recorded video, as well as a graphical

representation of all devices (not just

video!) and their current status.

Implement faster response with alarm

management tools and automatically

manage multiple events in one pane of

glass.

Additionally, a centralized video-focused

approach allows information and intelligence

to be shared easily with external agencies,

employees, citizens, and first responders,

which is especially critical in the event of a

safety incident where rapid response is

paramount.

Intelligence On-Demand

To stay one step ahead and leverage

automation and intelligence gathering at

even higher levels, businesses need to be

able to access data remotely. Mobile

devices, such as smartphones, help

organizations gain new levels of visibility

into personal safety. For example, there are

mobile applications that enable users to

immediately alert security to a potential

issue via their mobile device no matter their

location. Operators can then obtain a realtime

view of these users, their site, and their

current status.

Additionally, mobile video applications can

be used to help businesses be more aware

of a situation at any given time. Data can be

pushed to mobile phones to provide

information on an incident so that they know

more about the event before arriving at the

scene. Field personnel can also use these

applications to send video back to a

command center if needed. As you can see,

overall, mobility helps ensure that the

intelligence gathered from IoT sensors can

be accessed on-the-go.

Looking Ahead

As technology providers, we need to focus

on innovation to help our customers meet

the complex and evolving business and

security requirements in today’s modern

environments. As businesses look to the

worlds of Big Data, artificial intelligence,

customer engagement, and the IoT, our

goal is to help organizations access the

information necessary to gain greater

awareness over operations and

infrastructure while enhancing safety for

people around the world. The days of

boxed, cookie cutter solutions ar over.

Investments must go above and beyond to

empower leaders to be more efficient,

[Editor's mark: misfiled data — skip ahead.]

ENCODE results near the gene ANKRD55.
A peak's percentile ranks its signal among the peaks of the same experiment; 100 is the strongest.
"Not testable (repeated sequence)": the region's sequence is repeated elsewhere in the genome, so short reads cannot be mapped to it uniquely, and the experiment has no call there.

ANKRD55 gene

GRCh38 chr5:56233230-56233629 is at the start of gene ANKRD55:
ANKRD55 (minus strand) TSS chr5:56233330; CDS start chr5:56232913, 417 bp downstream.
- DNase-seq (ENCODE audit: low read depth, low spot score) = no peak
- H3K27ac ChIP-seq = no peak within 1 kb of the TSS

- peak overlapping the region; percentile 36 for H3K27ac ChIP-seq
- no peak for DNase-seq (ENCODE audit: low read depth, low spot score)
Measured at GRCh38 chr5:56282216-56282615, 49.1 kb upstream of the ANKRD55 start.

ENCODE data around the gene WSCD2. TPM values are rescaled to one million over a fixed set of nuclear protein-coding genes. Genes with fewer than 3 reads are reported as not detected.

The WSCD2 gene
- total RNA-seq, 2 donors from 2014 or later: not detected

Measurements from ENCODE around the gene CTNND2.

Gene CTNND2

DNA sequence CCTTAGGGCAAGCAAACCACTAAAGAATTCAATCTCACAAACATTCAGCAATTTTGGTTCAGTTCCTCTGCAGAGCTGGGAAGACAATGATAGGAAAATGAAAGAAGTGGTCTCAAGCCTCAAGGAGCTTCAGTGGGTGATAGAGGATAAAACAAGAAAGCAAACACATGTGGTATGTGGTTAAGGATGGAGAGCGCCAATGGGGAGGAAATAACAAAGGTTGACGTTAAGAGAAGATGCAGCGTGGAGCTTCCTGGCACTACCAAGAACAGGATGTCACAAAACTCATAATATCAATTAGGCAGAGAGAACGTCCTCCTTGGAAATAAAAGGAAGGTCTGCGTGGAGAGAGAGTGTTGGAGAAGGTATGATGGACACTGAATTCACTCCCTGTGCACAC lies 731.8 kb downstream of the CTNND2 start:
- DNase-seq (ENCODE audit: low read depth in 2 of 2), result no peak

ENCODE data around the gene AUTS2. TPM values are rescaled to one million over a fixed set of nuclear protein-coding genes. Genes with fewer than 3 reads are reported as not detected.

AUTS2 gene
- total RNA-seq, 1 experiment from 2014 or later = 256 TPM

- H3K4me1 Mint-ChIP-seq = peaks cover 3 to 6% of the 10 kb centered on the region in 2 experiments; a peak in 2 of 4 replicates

effective, and proactive. In our opinion,

that’s the driver behind innovation.

INSIGHTS MAGAZINE | 6

www.verint.com




, perimeter detection, and analytics — need to be

brought together under a common metadata layer.

An operator also needs an intuitive system interface

that allows him to easily understand the correlated

information. An advanced VMS can illustrate events

with a geographic map of the area, allowing operators

to better picture where actions are occurring and take

decisive action.

The Role of Video in Being Proactive

The latest tragic events have forced organizations to

move from simply reacting — using technology to

detect and investigate a security event — to a

proactive approach, providing the ability to see

preliminary factors and possibly prevent a negative

incident. Video plays a key role in this switch, as the

use of analytics can alert operators to potential bad

actors, from specifically geofenced areas to any

movement within certain timeframes. In a retail

setting, for example, it is helpful to identify a crime

before it takes place. In high-level environments such

as airports, early detection is crucial.

Enhancing Investigations

Early detection and threat mitigation, while ideal, are

not always possible in today’s evolving risk

landscape. Ensuring that an organization’s forensic

investigation process is effective is critical.

INSIGHTS MAGAZINE | 9

In following up from a security incident, a videofocused

command center can help investigators

streamline their work, achieve learnings faster, and

improve the organization’s security performance.

By being able to view all of security information in one

place, an operator can better assemble key timelines

and facts about a perpetrator. Additionally, an

advanced search engine for data-driven investigations

provides visual representation of correlated data

collected from both video sources and integrated

systems. Manual collection and evaluation of multisystem

data and sensors is no longer needed to set

up an investigation.

As new and advanced technologies continue to enter

the security space, it may seem as though video is

taking a backseat to the latest intelligent capabilities.

But this will never be the case. Video will always exist

as the core to any system, and with the use of an

advanced VMS, the possibilities grow.

Unifying existing security systems into a single

management solution that prioritizes video at the

center enables organizations to experience simpler

security operations with accurate visualization,

effective response and investigation, and improved

efficiency. These qualities are all paramount to

enhance awareness and maximize control.

www.verint.com



M A R K E T S

The Value of

Transportation SOCs

and the Lesson for

Businesses


When people are traveling — whether it’s a

short trip to work or a vacation across the

country — they are fortunate to have a wide